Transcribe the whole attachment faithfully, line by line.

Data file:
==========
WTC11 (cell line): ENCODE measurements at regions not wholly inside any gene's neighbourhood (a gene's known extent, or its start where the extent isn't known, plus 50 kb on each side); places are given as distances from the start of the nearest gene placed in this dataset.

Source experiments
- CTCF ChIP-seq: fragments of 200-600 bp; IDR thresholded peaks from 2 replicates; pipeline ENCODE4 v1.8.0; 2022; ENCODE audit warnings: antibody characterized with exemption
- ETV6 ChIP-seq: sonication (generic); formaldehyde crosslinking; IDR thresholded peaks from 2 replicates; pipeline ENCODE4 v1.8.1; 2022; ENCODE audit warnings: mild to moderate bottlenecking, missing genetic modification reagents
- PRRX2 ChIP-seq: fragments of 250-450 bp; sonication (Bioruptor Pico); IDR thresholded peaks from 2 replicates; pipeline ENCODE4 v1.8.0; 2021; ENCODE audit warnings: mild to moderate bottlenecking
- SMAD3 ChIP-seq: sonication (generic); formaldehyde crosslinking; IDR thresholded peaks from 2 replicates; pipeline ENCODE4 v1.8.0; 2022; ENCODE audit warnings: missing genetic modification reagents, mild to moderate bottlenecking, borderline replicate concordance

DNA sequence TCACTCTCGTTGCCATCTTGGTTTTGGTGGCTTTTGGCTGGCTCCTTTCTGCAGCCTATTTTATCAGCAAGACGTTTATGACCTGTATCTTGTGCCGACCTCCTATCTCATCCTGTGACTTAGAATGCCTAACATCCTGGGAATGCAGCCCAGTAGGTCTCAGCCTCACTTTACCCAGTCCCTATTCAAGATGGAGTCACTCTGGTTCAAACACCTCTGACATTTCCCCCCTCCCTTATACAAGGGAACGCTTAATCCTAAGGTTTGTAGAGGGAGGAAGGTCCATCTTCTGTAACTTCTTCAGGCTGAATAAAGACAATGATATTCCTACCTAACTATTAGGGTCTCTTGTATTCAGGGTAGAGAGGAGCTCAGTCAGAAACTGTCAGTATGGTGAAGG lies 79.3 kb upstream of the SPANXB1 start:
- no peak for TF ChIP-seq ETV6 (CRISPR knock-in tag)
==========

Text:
WTC11 (cell line): ENCODE measurements at regions not wholly inside any gene's neighbourhood (a gene's known extent, or its start where the extent isn't known, plus 50 kb on each side); places are given as distances from the start of the nearest gene placed in this dataset.

Source experiments
- CTCF ChIP-seq: fragments of 200-600 bp; IDR thresholded peaks from 2 replicates; pipeline ENCODE4 v1.8.0; 2022; ENCODE audit warnings: antibody characterized with exemption
- ETV6 ChIP-seq: sonication (generic); formaldehyde crosslinking; IDR thresholded peaks from 2 replicates; pipeline ENCODE4 v1.8.1; 2022; ENCODE audit warnings: mild to moderate bottlenecking, missing genetic modification reagents
- PRRX2 ChIP-seq: fragments of 250-450 bp; sonication (Bioruptor Pico); IDR thresholded peaks from 2 replicates; pipeline ENCODE4 v1.8.0; 2021; ENCODE audit warnings: mild to moderate bottlenecking
- SMAD3 ChIP-seq: sonication (generic); formaldehyde crosslinking; IDR thresholded peaks from 2 replicates; pipeline ENCODE4 v1.8.0; 2022; ENCODE audit warnings: missing genetic modification reagents, mild to moderate bottlenecking, borderline replicate concordance

DNA sequence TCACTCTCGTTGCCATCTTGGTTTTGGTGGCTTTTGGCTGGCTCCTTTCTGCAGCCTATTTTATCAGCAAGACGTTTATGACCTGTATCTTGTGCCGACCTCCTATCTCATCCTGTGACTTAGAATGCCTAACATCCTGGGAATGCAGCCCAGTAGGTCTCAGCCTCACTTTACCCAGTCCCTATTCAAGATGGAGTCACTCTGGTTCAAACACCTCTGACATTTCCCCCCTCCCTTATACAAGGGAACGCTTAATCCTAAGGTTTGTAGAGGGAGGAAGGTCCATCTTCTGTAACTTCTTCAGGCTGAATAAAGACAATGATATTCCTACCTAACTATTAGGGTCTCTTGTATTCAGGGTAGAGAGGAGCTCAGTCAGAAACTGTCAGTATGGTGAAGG lies 79.3 kb upstream of the SPANXB1 start:
- no peak for TF ChIP-seq ETV6 (CRISPR knock-in tag)